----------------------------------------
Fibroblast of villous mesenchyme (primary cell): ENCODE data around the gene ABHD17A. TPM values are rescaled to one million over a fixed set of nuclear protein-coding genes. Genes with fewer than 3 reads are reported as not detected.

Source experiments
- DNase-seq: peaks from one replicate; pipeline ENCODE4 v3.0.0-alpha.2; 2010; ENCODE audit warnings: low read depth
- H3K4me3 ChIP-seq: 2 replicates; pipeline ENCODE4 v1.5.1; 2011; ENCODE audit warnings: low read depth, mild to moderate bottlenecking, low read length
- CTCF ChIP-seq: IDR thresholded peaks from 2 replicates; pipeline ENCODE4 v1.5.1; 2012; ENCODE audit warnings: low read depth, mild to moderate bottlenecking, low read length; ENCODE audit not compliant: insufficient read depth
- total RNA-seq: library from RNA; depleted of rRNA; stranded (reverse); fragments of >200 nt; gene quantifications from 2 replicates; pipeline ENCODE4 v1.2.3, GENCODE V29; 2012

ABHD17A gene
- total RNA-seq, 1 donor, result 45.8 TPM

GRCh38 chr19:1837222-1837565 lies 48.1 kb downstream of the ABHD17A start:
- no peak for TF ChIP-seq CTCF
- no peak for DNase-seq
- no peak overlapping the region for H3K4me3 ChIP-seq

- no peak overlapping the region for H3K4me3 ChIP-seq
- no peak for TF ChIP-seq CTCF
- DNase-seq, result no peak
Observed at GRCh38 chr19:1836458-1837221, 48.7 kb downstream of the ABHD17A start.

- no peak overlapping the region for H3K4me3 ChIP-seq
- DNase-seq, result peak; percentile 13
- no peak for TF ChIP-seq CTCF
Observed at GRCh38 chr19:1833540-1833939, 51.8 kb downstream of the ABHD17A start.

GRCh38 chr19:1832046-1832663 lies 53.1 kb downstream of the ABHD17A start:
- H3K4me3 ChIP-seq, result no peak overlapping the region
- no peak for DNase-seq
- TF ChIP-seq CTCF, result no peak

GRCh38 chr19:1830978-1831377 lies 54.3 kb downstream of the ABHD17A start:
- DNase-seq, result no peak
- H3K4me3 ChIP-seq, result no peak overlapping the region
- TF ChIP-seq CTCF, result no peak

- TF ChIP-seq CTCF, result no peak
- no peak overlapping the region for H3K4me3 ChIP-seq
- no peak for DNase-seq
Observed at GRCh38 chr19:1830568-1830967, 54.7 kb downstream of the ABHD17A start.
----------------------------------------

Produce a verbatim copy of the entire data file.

Fibroblast of villous mesenchyme (primary cell): ENCODE data around the gene ABHD17A. TPM values are rescaled to one million over a fixed set of nuclear protein-coding genes. Genes with fewer than 3 reads are reported as not detected.

Source experiments
- DNase-seq: peaks from one replicate; pipeline ENCODE4 v3.0.0-alpha.2; 2010; ENCODE audit warnings: low read depth
- H3K4me3 ChIP-seq: 2 replicates; pipeline ENCODE4 v1.5.1; 2011; ENCODE audit warnings: low read depth, mild to moderate bottlenecking, low read length
- CTCF ChIP-seq: IDR thresholded peaks from 2 replicates; pipeline ENCODE4 v1.5.1; 2012; ENCODE audit warnings: low read depth, mild to moderate bottlenecking, low read length; ENCODE audit not compliant: insufficient read depth
- total RNA-seq: library from RNA; depleted of rRNA; stranded (reverse); fragments of >200 nt; gene quantifications from 2 replicates; pipeline ENCODE4 v1.2.3, GENCODE V29; 2012

ABHD17A gene
- total RNA-seq, 1 donor, result 45.8 TPM

GRCh38 chr19:1837222-1837565 lies 48.1 kb downstream of the ABHD17A start:
- no peak for TF ChIP-seq CTCF
- no peak for DNase-seq
- no peak overlapping the region for H3K4me3 ChIP-seq

- no peak overlapping the region for H3K4me3 ChIP-seq
- no peak for TF ChIP-seq CTCF
- DNase-seq, result no peak
Observed at GRCh38 chr19:1836458-1837221, 48.7 kb downstream of the ABHD17A start.

- no peak overlapping the region for H3K4me3 ChIP-seq
- DNase-seq, result peak; percentile 13
- no peak for TF ChIP-seq CTCF
Observed at GRCh38 chr19:1833540-1833939, 51.8 kb downstream of the ABHD17A start.

GRCh38 chr19:1832046-1832663 lies 53.1 kb downstream of the ABHD17A start:
- H3K4me3 ChIP-seq, result no peak overlapping the region
- no peak for DNase-seq
- TF ChIP-seq CTCF, result no peak

GRCh38 chr19:1830978-1831377 lies 54.3 kb downstream of the ABHD17A start:
- DNase-seq, result no peak
- H3K4me3 ChIP-seq, result no peak overlapping the region
- TF ChIP-seq CTCF, result no peak

- TF ChIP-seq CTCF, result no peak
- no peak overlapping the region for H3K4me3 ChIP-seq
- no peak for DNase-seq
Observed at GRCh38 chr19:1830568-1830967, 54.7 kb downstream of the ABHD17A start.